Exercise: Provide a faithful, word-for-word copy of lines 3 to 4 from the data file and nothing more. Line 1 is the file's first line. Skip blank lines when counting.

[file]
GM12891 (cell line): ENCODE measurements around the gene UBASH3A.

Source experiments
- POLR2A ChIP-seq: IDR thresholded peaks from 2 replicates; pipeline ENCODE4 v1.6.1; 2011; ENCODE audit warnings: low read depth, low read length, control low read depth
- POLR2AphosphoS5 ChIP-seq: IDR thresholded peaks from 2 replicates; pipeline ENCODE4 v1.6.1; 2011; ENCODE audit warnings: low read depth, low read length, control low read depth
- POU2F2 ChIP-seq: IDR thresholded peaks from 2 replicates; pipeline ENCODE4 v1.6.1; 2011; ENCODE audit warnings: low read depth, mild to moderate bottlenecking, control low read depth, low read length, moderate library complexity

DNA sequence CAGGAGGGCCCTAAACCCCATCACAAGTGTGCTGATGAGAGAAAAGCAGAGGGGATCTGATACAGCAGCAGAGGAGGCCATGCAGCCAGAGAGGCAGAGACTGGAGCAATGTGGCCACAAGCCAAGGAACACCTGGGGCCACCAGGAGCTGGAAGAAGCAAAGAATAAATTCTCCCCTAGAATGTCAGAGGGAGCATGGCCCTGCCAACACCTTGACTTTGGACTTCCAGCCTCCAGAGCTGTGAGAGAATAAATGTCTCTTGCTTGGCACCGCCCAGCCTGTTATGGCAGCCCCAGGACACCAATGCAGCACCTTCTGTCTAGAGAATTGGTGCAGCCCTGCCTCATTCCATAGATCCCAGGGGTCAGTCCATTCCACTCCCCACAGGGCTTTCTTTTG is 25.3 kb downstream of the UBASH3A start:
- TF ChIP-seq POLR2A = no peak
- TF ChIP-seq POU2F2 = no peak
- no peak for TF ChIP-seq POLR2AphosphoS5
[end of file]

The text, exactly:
- POLR2A ChIP-seq: IDR thresholded peaks from 2 replicates; pipeline ENCODE4 v1.6.1; 2011; ENCODE audit warnings: low read depth, low read length, control low read depth
- POLR2AphosphoS5 ChIP-seq: IDR thresholded peaks from 2 replicates; pipeline ENCODE4 v1.6.1; 2011; ENCODE audit warnings: low read depth, low read length, control low read depth